Five London restaurants tackling food waste

These eateries are all trying to solve the mounting problem in the capital's hospitality industry

Food Waste
(Image credit: Getty Images)

Food waste in the hospitality sector is at a record high with 600,000 tonnes of food thrown away by the industry in the UK each year.

One company spearheading the attempt to tackle the problem is Rubies in the Rubble.

The brand, which makes gourmet condiments with a conscience, was started by Jenny Costa in London, and she told The Week Portfolio: “Food waste in restaurants is hard to avoid without careful planning and forecasting”.

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“We work with so many great restaurants across the capital keen to eliminate unnecessary waste in their restaurants as well throughout their supply chain by ensuring they source ingredients sustainability”, she added.

“This occurs by buying fresh goods locally and in season where possible (to utilise natures gluts) and sourcing from sustainable brands such as ourselves in providing their condiments.”

Here are some restaurants in the capital doing their bit to tackle the problem of food waste.

Pied à Terre

This Michelin-starred restaurant uses Indie Ecology a company that travels across London collecting each restaurant's food waste on a regular basis. They then convert this waste to compost, and deliver fresh, organic vegetables grown from the compost.

The premise is simple, and for a restaurant like Pied à Terre it offers a way to reduce food waste and grow new produce. Indie Ecology uses a system known as the Bokashi method to decompose the waste which is then mixed with microorganisms and molasses, this mixture stops smells and helps decomposition.

Every dish is meticulously constructed with new and interesting takes on modern French fare all served up in a discreetly decorated dining room.

Pied à Terre, 34 Charlotte St, Fitzrovia, London W1T 2NH

Fresh Thinking Pop-Up Cafe

This new two-day pop-up venture from Jamie Oliver and Hotpoint will be serving surplus food from the local area in Bethnal Green and will operate on a pay-as-you-feel basis, with all proceeds going to charity FoodCycle.

Every dish on the Fresh Thinking Café menu is based on suggestions from the public, and the tasting menu features a variety of imaginative dishes incorporating bread, bagged salad and fresh veg - just some of the UK's most wasted foods.

Fresh Thinking Café will open at 133–135 Bethnal Green Road, on Weds 10 and Thurs 11 October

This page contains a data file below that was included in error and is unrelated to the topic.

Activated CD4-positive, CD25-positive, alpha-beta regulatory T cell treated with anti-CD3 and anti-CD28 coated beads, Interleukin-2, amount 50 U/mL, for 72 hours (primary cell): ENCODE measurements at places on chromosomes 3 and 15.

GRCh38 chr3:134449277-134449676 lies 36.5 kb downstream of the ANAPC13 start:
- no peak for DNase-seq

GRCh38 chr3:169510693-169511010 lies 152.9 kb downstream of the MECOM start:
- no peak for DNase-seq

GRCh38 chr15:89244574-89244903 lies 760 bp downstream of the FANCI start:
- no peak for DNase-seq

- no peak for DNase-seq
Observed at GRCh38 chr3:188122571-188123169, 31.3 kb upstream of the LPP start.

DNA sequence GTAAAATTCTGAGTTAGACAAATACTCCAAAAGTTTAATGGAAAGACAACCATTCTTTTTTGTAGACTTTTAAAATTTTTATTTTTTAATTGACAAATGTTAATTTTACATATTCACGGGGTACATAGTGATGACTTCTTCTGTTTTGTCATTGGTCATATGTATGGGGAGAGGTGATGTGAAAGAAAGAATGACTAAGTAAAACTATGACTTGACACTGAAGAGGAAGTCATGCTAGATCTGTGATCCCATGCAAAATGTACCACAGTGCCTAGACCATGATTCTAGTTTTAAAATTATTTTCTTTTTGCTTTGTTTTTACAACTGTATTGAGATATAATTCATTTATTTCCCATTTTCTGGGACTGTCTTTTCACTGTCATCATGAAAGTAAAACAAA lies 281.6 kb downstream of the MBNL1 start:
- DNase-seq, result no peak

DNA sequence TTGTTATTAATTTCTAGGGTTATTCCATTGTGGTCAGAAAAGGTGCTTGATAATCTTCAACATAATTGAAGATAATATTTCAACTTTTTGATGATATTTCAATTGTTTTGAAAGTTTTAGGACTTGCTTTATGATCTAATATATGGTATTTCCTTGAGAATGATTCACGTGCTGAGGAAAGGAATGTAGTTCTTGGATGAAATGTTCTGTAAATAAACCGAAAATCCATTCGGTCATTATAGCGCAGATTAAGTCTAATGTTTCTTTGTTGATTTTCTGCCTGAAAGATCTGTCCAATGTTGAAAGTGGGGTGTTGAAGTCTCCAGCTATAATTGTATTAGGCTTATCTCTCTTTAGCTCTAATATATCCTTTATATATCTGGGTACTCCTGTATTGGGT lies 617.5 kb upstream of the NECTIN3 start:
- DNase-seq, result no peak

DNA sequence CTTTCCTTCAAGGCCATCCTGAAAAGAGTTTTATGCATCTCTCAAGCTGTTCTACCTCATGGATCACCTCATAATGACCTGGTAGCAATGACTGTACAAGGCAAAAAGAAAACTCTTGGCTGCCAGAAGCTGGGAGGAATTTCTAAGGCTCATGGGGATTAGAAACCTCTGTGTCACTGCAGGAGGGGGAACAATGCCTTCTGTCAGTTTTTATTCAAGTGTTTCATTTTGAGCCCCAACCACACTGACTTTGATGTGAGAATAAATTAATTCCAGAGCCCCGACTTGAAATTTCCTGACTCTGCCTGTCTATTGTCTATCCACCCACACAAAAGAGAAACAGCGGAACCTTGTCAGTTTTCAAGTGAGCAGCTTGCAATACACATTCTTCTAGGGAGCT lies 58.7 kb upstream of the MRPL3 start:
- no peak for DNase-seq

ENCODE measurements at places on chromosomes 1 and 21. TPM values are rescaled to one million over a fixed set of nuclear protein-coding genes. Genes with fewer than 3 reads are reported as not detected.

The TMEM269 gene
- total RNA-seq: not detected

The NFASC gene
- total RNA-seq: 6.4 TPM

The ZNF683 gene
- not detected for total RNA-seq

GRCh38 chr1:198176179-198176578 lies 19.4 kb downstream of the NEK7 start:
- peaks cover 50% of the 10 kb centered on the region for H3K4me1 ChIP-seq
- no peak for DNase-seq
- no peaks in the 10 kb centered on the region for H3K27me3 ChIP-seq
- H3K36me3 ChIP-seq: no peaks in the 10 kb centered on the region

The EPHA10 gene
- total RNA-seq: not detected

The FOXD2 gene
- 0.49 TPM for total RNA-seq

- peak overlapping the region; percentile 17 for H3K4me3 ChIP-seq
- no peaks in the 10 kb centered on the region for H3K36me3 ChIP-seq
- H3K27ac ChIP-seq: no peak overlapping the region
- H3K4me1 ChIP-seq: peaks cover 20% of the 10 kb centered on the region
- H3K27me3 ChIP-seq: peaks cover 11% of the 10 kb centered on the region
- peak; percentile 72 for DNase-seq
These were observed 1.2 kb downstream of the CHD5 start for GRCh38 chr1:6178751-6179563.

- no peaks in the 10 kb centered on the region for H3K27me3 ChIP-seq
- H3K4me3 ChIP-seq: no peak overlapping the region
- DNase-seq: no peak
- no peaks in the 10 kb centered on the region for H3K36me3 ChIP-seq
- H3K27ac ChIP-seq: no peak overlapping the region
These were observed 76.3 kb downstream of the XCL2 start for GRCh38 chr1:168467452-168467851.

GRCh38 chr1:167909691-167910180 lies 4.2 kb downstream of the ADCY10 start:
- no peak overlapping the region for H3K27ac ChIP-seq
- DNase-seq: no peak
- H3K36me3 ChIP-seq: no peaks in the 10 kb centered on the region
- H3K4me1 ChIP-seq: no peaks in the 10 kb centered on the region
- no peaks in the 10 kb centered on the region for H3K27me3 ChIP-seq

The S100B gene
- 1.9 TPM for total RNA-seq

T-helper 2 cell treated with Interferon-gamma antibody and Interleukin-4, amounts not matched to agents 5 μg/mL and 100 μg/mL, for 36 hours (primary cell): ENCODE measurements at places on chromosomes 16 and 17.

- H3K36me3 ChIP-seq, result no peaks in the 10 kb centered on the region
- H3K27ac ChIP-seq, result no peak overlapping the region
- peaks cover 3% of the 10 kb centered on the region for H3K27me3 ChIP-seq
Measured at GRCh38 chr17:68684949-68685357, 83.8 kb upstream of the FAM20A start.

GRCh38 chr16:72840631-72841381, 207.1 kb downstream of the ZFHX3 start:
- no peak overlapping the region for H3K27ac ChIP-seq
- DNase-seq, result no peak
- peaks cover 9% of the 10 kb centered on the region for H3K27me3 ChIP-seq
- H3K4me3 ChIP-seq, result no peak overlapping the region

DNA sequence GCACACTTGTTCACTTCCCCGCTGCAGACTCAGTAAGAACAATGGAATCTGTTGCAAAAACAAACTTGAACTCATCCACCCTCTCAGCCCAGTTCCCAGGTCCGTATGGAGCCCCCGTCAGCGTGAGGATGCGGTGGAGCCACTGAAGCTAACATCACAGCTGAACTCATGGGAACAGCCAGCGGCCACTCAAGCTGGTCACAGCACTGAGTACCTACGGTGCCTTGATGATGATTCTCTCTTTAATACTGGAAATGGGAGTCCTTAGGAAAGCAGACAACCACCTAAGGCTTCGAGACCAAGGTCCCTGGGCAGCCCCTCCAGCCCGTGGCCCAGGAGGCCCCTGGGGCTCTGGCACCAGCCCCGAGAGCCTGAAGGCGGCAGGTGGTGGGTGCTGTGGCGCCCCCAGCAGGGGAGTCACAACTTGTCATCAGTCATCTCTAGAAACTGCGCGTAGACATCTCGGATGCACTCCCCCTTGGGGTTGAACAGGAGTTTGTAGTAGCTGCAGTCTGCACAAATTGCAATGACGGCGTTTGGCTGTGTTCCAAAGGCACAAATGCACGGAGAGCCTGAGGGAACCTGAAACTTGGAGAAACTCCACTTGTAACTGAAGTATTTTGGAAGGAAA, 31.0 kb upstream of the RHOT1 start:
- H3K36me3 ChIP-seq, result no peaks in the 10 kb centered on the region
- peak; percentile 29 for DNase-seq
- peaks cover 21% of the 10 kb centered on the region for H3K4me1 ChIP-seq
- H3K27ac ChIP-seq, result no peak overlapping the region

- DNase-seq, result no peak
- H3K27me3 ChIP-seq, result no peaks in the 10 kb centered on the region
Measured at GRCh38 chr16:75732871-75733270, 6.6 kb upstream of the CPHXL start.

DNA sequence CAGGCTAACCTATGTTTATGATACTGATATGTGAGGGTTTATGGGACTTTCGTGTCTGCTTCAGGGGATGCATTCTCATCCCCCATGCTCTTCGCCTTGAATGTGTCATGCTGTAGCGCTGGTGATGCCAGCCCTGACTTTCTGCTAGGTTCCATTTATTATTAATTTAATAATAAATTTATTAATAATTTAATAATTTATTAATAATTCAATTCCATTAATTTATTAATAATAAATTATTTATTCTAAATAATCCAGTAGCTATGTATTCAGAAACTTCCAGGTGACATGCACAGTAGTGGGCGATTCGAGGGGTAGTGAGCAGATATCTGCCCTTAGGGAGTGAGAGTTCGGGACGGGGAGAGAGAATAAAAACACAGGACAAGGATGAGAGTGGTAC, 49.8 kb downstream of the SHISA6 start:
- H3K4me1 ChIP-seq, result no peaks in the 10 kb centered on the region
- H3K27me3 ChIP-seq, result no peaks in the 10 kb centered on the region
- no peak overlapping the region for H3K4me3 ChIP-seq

This restaurant’s tables in Hoxton are crafted from recycled yoghurt pots and the air inside the venue is filtered through the breathable clay used to construct the walls.

Cub champions waste reduction through a no-choice set-menu, that changes on a regular basis.

Even the sustainability of the work is factored in, “which is a rarity in the hospitality industry”, says the London Evening Standard. The restaurant is so preparation intensive it’s only open on Thursday, Friday and Saturday nights so the chefs get a full two days off work.

Cub 153 Hoxton St, Hoxton, London N1 6PJ

Riverford at The Duke of Cambridge

Riverford, best known for its organic food deliveries, has also previously hosted pop-up restaurant events, as well as running its own Riverford Field Kitchen at its farm in Devon.

But more recently it’s settled down to partner The Duke Of Cambridge in Islington. The trendy spot is a certified organic pub that serves up all kinds of seasonal treats thanks to head chef Benoit Berenger with food coming straight from the Devon farm. All the food waste is then collected to generate energy.

Riverford at The Duke of Cambridge, 30 St Peter's St, London N1 8JT

Mac and Wild

This Fitzrovia outfit celebrating Highland hospitality and the best of Scotland’s produce has a key focus on sustainability. As part of that focus the restaurant has begun offering Rubies in the Rubble's brand new Tomato Ketchup inspired by home-cooked family recipes, where flavour is of the utmost importance.

In the new recipe, Rubies has used surplus tomatoes and apples that would have otherwise gone to waste. Mac and Wild founder Andy Waugh says of the decision to take on the ketchup: “I am a loyal Heinz fan - until very recently I believed that tomato ketchup wasn’t ketchup unless it’s Heinz. However, I’ve tasted the future and it’s Rubies in the Rubble! I did a blind tasting and preferred Rubies in the Rubble. I couldn’t believe it!”

Mac and Wild, 65 Great Titchfield St, Fitzrovia, London W1W 7PS

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